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    All  village communities in rural Africa have a variety of animals, including goats, pigs, grass cutters, guinea fowls, turkeys, rabbits, chickens, ducks. Most farmers who raise them do not see their efforts as a great poverty reduction practice. Other than the few who raise livestock as their main jobs, such as goats and pigs, most farmers do not take time to learn the proper way of raising animals.


    As we developed our program, we interviewed many rural farmers, and their main complaint focused on the absence of traditional training facilities that teach farmers sustainable, hands-on free range systems. EVCO’s program combines traditional training with modern technology in farming.


    In addition to livestock, EVCO is training farmers to raise bees. Beekeeping may well be the most under-exploited farming program on the continent of Africa. In addition to honey and the many uses of  beeswax, beekeeping has even greater benefits to the farmer in the form of pollination. Despite numerous benefits, it is a very underutilized choice among poor farmers. When EVCO registered our beekeeping program with Ghana Beekeepers Association, we noticed that there is not a single registered beekeeper on the entire Afram-Plains District where our farm is located. This peninsula covers  5,040 square kilometers.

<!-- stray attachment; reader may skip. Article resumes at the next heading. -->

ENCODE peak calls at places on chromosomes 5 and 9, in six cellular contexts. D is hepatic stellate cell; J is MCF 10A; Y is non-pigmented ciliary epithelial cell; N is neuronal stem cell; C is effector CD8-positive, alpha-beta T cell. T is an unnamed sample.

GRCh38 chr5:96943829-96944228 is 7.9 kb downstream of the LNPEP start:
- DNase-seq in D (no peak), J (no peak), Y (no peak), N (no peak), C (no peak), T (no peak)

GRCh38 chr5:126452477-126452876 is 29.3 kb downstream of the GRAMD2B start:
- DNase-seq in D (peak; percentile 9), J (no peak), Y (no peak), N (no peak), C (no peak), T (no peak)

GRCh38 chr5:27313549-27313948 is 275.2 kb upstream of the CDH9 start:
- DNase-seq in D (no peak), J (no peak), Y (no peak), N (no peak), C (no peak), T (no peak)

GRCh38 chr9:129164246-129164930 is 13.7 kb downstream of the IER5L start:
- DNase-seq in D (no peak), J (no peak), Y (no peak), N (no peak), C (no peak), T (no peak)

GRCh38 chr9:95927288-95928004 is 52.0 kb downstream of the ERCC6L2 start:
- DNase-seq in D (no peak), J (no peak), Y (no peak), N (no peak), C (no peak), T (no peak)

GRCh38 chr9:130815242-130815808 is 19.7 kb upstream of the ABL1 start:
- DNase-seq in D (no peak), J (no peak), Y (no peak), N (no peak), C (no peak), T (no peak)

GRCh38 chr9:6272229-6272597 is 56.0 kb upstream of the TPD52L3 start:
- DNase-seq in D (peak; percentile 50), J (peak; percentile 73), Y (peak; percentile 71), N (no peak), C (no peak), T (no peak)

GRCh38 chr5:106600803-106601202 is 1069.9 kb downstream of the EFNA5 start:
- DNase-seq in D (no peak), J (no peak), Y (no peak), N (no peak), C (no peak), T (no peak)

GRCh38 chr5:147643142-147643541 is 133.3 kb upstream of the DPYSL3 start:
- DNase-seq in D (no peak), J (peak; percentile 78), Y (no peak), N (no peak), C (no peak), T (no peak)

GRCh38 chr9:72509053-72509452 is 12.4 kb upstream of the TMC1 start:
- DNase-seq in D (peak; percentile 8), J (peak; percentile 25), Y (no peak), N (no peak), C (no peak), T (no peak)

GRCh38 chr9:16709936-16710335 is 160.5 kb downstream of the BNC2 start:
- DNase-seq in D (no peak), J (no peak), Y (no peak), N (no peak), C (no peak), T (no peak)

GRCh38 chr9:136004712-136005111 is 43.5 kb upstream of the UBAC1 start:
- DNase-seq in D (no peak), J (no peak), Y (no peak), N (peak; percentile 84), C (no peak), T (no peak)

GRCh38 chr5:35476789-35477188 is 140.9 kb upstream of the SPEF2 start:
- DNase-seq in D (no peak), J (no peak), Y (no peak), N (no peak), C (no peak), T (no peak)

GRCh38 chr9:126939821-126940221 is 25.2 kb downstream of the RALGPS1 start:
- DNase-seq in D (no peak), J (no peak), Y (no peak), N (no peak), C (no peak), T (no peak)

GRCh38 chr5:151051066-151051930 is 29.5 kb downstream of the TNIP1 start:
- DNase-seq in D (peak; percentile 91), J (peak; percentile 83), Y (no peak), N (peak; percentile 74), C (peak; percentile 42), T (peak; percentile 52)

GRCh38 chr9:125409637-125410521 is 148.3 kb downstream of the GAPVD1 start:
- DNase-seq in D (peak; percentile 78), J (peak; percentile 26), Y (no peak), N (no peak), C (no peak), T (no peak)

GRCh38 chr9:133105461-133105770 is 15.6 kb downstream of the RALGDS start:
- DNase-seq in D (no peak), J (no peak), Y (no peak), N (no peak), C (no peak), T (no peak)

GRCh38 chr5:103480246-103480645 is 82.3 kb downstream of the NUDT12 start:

Beekeeping requires little time and attention, which means most farmers can easily add it to other farming programs. As one beekeeper famously puts it, “you provide the bees with a home and they pay you rent.” For instance, a corn or vegetables farmer gets better yield when combined with beekeeping due to superb pollination by his bees. In addition he/she also gets lots of honey, beeswax, etc. because now his bees have more flowers to visit.


    This program is beginning to introduce farmers to beekeeping by conducting beekeeping classes and seminars in Ghana. Our aim is to quickly duplicate our entire Poverty Reduction Program in Liberia where it will also benefit thousands of poor farmers.